4.30In response, the Minister says the Government was “considering its position on charges and will update the Committee on this in the future, following completion of the assessment of administrative impacts”.
4.31The Minister says that:
“At this moment, it is not possible to reach a judgement on this issue. As the Committee notes, the e-card procedure will require a start-up period following its adoption by the Council of Ministers and the European Parliament. The legislative proposals are complex and Working Groups are progressing less quickly than those for the notifications and the proportionality test. The UK has invoked the Article 50 exit procedure, beginning a two-year exit negotiation period that may be extended by unanimous agreement. While we remain a member of the EU, the UK will comply with all of its responsibilities and obligations, including the implementation of EU legislation.”
4.32The Minister responds that:
“As above, I recognise the importance of this question, and note that the assessment is ongoing. I will gladly update the Committee when we have further clarification from the Commission and Council working groups and have assessed this more fully with the relevant UK competent authorities.”
4.33In response, the Minister states that:
“The Committee’s assessment is correct: absent an arrangement between the UK and the EU, the e-card procedure would cease to function in the manner set out in the Explanatory Memorandum. The Government’s general approach is that the same rules and laws will apply on the day of Brexit as they did before, and Parliament will have every opportunity to debate and scrutinise the Great Repeal Bill during its passage through Parliament.”
“I will gladly update the Committee on the impact of the Great Repeal Bill on the services e-card provisions in due course.”
4.34The Minister replies that:
“Regulatory cooperation is frequently agreed as part of Free Trade Agreements and is also possible outside the scope of an FTA, under World Trade Organisation rules. It is not possible to comment on the details of the Government’s negotiating position with the EU at this stage. The precise form of the agreement between the UK and the EU will be subject to negotiations and the Government is looking at all possible options. The Government has been clear that we do not seek membership of the Single Market. Instead we are seeking an agreement that allows for the freest possible trade in goods and services between the UK and EU Member States.”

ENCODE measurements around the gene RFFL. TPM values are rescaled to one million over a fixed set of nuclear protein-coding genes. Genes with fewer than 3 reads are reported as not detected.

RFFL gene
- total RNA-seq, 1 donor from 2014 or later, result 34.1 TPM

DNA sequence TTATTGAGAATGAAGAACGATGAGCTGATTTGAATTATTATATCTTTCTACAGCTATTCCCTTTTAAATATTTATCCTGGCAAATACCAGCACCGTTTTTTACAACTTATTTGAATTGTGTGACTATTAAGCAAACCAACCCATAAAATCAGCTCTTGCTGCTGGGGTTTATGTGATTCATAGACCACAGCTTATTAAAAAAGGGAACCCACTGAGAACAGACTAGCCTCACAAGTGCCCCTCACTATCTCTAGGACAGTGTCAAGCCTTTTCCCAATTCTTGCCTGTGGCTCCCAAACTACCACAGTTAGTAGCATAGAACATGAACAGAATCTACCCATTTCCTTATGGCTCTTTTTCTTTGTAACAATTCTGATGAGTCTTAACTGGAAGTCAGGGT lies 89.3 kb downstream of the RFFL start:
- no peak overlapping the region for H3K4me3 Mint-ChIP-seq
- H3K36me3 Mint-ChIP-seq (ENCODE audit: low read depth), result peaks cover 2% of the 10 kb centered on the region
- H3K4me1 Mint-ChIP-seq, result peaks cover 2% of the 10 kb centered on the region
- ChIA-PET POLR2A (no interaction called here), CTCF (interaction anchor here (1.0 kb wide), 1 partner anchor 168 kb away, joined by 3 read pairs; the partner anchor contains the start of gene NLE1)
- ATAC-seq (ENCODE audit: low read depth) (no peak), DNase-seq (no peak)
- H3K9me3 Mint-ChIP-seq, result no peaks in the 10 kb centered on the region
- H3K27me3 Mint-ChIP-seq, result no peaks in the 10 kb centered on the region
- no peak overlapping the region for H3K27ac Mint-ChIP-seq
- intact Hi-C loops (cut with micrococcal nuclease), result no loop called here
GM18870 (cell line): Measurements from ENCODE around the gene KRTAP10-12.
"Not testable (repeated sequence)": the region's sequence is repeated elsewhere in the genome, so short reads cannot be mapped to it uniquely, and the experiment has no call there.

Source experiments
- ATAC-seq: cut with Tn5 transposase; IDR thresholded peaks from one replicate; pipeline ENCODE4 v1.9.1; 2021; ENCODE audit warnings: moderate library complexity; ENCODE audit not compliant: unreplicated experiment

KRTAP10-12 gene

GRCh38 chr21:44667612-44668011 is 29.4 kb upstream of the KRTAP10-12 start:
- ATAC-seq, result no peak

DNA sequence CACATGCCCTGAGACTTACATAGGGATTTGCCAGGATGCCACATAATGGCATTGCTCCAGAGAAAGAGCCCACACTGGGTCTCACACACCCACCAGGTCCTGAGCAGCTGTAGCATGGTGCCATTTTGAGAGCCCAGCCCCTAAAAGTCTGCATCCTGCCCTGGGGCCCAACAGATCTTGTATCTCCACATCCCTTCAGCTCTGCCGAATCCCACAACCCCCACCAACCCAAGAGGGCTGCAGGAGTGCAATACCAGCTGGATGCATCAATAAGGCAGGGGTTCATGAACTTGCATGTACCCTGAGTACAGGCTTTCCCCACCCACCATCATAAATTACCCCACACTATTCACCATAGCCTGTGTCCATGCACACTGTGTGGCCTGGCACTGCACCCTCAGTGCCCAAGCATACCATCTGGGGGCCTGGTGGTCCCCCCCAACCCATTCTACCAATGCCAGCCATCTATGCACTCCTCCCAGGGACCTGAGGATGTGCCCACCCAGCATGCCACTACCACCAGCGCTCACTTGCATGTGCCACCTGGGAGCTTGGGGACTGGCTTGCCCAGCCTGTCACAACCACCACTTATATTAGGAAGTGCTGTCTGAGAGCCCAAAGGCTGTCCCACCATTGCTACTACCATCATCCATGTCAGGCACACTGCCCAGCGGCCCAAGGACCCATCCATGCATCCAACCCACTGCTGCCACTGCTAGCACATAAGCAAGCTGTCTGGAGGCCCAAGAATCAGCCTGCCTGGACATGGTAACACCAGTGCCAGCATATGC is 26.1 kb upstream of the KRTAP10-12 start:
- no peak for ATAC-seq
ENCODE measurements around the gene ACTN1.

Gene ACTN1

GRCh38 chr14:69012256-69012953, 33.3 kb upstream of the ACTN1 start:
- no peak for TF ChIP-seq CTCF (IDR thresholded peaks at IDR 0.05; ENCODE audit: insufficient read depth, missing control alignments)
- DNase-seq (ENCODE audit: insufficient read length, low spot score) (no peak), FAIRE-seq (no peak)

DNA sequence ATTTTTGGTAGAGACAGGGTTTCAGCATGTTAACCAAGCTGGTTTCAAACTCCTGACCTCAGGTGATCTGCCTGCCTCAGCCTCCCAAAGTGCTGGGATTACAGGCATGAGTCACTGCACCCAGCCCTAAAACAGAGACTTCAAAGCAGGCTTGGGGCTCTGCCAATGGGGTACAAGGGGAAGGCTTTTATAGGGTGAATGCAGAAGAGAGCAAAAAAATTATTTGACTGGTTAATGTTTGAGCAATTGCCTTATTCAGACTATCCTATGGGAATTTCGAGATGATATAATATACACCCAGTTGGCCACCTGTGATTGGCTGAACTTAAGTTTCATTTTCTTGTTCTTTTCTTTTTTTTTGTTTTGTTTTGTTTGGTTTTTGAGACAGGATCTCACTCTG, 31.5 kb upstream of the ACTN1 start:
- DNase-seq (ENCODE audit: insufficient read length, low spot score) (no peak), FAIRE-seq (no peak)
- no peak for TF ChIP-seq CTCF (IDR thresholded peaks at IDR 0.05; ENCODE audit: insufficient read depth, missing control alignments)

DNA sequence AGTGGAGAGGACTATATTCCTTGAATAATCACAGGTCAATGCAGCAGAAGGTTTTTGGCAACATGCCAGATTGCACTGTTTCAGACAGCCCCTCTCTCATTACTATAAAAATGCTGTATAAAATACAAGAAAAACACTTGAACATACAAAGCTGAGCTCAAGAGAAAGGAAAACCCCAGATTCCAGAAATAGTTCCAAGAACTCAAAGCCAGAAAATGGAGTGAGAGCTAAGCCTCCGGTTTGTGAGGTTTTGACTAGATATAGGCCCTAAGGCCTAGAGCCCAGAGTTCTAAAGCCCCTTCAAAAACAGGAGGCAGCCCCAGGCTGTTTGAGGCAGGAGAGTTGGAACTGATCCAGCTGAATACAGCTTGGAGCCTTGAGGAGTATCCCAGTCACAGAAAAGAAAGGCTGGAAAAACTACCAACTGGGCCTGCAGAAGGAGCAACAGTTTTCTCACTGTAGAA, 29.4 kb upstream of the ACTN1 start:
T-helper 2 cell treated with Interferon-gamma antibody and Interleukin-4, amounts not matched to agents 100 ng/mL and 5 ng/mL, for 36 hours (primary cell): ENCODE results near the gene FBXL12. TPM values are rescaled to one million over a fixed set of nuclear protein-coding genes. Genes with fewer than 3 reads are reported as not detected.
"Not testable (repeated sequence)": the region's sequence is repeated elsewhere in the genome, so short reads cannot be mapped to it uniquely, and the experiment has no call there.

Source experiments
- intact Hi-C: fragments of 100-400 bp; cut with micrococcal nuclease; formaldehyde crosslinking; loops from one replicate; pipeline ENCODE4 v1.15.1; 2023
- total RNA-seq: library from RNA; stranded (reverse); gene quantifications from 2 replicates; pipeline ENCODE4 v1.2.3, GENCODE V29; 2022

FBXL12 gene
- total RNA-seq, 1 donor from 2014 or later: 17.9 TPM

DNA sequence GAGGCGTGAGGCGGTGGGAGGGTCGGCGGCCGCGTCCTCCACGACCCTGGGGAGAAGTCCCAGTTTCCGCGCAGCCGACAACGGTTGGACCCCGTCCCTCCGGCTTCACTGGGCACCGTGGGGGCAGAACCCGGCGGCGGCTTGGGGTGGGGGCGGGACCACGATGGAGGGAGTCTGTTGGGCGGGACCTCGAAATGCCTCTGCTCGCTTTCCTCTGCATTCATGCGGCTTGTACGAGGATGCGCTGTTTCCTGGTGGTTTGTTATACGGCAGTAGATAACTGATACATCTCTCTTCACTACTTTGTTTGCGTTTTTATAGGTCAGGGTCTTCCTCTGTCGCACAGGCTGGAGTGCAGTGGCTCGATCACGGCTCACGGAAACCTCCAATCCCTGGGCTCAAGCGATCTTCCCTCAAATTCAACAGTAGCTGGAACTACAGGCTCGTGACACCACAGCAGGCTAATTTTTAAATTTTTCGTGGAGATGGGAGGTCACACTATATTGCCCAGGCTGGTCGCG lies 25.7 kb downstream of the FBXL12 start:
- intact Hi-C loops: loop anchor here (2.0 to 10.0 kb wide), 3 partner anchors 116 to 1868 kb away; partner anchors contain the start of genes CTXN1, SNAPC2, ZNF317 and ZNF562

4.35The Minister replies that:
“EU subsidiaries of third country service providers have access to the single market as EU nationals, i.e. with the rights and obligations set out under the Treaties. UK companies’ ability to set up subsidiaries will be subject to the UK’s new market access regime as a third country.”
4.36The Minister responds:
“Leaving the EU will not put a stop to UK businesses’ ability to access EU markets and to set up in and invest in EU countries. However, in certain sectors, particularly those which are highly regulated, different EU countries impose rules restricting the ability of non-EU firms to operate in the market. The Government is working with businesses and other organisations to inform our approach as we shape our future relationship with Europe. We remain committed to making Britain the best place in Europe to own and grow a business—that means supporting businesses trading with and expanding into the EU.”
4.37The Minister responds:
“As above, it is not possible to comment on the details of the Government’s negotiating position at this stage. The precise form of the agreement between the UK and the EU will be subject to negotiations and the Government is looking at all possible options. The Government has been clear that we do not seek membership of the Single Market. Instead we are seeking an agreement that allows for the freest possible trade in goods and services between the UK and EU Member States.”
4.38The Minister responds: